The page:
The government has confirmed, as previously announced in September 2018 that it will not abolish Class 2 National Insurance Contributions (NIC) during the lifetime of the current Parliament.
The government has also announced that, in respect of the two remaining measures in the draft NIC Bill published on 5 December 2016 - reforms to the NIC treatment of termination payments and income from sporting testimonials – it still intends to legislate for these reforms from 6 April 2020. These reforms were due to be implemented from 6 April 2019, therefore this measure defers the implementation by a year.
The deferral of the two remaining measures in the draft NIC bill will affect employers paying qualifying termination payments in excess of £30,000 and individual sportsmen and women earning income from sporting testimonials.
The non-abolition of Class 2 NIC will affect self-employed individuals and those individuals working abroad who pay Class 2 NIC as a voluntary contribution.
Reforms to the NIC treatment of termination payments and income from sporting testimonials will be implemented from 6 April 2020.
Employers will welcome confirmation that the government intends to defer the new NIC charge on certain termination payments, beyond the 6 April 2019 date that was expected, to 6 April 2020.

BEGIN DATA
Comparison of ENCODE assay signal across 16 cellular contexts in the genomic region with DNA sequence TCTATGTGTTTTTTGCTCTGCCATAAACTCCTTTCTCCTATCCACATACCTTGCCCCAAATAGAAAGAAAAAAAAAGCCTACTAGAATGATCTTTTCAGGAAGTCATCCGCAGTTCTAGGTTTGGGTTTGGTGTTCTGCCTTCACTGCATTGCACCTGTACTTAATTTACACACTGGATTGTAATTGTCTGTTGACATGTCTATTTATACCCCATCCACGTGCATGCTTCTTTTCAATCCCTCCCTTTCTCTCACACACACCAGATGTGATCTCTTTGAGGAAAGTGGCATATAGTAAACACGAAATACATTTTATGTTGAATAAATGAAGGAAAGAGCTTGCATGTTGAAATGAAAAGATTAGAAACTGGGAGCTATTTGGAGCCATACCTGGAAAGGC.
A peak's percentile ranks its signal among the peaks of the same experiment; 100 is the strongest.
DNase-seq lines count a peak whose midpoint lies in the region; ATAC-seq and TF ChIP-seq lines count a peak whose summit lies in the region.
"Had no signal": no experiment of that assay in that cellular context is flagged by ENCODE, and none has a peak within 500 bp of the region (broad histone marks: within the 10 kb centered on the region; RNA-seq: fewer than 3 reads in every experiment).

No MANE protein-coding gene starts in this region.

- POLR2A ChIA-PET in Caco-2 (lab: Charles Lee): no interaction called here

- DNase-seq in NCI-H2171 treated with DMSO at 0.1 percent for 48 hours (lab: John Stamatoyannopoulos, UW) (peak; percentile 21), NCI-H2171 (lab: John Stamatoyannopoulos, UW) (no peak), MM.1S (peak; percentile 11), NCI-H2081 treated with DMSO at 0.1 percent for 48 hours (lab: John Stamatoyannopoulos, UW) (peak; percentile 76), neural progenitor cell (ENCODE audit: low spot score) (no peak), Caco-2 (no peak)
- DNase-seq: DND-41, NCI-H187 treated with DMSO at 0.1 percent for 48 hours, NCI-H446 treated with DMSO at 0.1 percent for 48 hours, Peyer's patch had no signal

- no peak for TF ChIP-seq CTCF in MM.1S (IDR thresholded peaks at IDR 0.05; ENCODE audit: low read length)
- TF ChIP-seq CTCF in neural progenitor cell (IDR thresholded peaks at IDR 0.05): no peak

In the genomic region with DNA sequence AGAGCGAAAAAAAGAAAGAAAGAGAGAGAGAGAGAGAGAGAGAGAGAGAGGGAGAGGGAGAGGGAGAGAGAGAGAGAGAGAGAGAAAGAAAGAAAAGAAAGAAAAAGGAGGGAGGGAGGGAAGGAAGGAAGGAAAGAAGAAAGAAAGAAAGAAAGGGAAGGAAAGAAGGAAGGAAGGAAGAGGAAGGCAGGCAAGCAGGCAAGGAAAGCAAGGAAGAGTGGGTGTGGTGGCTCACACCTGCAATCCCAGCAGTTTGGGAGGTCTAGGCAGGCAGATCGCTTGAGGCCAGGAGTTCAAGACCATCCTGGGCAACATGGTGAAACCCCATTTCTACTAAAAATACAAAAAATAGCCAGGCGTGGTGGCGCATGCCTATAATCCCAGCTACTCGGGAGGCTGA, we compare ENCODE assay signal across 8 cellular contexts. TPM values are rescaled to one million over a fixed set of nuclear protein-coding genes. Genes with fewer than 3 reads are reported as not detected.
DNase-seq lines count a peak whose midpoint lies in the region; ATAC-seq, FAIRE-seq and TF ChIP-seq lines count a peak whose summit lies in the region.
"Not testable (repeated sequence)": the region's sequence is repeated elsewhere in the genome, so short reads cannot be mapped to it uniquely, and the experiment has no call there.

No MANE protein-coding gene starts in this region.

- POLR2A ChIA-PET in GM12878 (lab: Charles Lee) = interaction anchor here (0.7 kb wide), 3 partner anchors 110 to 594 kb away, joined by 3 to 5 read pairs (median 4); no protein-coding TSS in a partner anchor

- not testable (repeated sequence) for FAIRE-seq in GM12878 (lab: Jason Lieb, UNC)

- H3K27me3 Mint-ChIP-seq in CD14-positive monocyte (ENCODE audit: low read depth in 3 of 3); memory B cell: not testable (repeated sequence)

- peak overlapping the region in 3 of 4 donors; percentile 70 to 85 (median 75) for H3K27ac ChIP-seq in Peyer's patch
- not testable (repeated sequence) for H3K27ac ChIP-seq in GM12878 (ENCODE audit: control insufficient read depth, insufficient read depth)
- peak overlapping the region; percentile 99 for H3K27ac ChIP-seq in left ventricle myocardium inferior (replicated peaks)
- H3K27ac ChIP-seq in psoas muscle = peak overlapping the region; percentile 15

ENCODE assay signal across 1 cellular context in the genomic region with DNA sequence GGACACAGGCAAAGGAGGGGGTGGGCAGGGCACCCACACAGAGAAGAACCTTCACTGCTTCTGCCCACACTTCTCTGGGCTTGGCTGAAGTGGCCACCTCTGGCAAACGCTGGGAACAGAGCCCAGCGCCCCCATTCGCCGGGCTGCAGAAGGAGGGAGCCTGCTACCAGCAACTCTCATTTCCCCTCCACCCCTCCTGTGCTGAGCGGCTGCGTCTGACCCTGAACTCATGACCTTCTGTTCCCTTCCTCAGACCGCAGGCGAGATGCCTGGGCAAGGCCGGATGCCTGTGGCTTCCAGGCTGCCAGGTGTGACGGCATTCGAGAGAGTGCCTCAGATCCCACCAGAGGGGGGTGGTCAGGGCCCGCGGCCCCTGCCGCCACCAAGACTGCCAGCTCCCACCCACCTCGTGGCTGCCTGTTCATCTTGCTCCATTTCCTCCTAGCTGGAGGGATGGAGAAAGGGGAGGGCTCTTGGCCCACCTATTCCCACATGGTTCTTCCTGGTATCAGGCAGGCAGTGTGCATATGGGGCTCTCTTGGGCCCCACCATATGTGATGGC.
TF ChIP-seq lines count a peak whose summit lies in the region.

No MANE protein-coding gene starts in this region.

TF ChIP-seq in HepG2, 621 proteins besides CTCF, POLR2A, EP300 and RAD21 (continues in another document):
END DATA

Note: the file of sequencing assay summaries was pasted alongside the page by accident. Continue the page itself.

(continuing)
Self-employed individuals and those individuals working abroad who pay Class 2 NIC as a voluntary contribution will welcome the government’s confirmation that it will not abolish Class 2 NIC during the lifetime of the current Parliament. This is because self-employed individuals would otherwise have no alternative option available at this time for payment of contributory NIC to build up their entitlement to contributory social security benefits such as state pension, and individuals working abroad who pay voluntary NIC would otherwise have to pay relatively more expensive Class 3 NIC.
Individual sportsmen and women will welcome the additional clarity regarding the NIC treatment of the income they receive from sporting testimonials in terms of understanding their compliance and reporting obligations, although the cost implications remain to be seen.
Global Employer Services Policy Lead